Many self employed people who don’t qualify for sick pay have been told to claim Universal Credit if they become ill and need to self isolate. There has been little assurance from the Government regarding how it will mitigate the five week waiting period for those people, at a time when they are vulnerable, and can hardly visit food banks under the circumstances. 

People may also be expected to meet job centre staff in person, with ID documents in order to activate their Universal Credit claim, which is problematic if you are ill or self-isolating. 

Universal Credit isn’t fit for purpose at the best of times, how on earth can people trust the Department for Work and Pensions to ensure people aren’t left without money for food and essentials for their families for weeks on end?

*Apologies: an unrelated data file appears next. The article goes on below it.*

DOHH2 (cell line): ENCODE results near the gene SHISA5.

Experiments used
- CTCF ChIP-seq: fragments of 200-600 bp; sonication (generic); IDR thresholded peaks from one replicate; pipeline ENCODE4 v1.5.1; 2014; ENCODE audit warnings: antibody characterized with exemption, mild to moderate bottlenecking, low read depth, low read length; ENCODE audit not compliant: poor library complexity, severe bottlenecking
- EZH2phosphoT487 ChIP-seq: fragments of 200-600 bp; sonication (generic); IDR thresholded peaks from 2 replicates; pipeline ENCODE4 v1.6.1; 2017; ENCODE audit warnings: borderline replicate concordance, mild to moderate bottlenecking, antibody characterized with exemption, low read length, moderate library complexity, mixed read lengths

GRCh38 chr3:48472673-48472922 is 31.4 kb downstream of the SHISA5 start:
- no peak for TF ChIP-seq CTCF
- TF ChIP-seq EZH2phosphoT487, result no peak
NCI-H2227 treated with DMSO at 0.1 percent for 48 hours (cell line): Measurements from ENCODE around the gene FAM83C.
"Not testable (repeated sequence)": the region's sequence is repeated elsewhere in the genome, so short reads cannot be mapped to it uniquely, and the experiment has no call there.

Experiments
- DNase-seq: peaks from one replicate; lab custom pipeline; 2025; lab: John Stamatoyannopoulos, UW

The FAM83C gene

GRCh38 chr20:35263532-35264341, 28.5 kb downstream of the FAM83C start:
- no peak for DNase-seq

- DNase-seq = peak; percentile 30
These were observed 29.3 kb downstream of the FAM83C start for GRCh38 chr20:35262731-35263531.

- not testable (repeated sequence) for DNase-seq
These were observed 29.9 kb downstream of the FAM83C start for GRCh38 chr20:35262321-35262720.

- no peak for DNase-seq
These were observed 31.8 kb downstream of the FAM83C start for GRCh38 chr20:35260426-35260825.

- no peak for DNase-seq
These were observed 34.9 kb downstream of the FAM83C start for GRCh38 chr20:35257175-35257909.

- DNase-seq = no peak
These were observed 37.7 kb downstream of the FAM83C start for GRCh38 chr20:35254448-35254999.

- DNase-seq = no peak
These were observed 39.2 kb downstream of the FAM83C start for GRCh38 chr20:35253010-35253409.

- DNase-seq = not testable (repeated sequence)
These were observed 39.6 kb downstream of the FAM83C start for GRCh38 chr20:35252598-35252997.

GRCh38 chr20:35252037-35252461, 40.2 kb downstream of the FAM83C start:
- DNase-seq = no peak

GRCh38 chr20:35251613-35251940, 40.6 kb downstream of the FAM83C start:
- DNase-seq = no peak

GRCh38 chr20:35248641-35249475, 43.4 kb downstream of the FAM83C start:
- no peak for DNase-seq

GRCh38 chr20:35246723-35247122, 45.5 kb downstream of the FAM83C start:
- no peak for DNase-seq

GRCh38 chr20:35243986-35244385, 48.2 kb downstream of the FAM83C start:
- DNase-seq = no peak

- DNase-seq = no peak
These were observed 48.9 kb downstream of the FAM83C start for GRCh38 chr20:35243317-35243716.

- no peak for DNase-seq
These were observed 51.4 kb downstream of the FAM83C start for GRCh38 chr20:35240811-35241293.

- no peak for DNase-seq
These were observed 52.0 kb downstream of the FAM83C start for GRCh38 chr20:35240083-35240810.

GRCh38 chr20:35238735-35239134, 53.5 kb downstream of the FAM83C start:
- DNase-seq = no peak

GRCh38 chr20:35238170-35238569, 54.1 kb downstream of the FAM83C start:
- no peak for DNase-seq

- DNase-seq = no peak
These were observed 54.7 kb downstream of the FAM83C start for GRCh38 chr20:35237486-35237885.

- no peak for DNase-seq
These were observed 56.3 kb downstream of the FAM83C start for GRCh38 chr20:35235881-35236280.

Because lets face it, that has become the established norm over the last eight years.

UC-graphic-1

 


 

 

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Price hikes of sanitizing gel throws perverse incentives of neoliberalism into sharp relief

sanitizer

Demand for hand sanitizer is surging around the globe as the new coronavirus spreads, prompting retailers to ration supplies and online vendors, despicably, to hike prices. Many high street shops and pharmacies have no stocks left at all.

There are also price hikes on antibacterial hand wash.

The surge in demand has prompted some third-party sellers to inflate their prices on platforms including Amazon and eBay.  In the UK, a Defendol hand gel retailing at £3.49 ($4.46) in stores is being sold for £109.99 on Amazon. 

Neoliberal economies, based on a ‘competitive market place’ model definitely create inequality and ensure the survival of the wealthiest, apparently. Essential goods and services are provided on the sole basis of profit, rather than on human need.

The global mortality rate for Covid-19 is 3.4 percent, according to the World Health Organisation. By comparison, seasonal flu generally kills far fewer than 1 percent of those infected. 93,574 have officially identified as having been infected with the virus, there have been 3,204 deaths that are known to have been caused by COVID-19.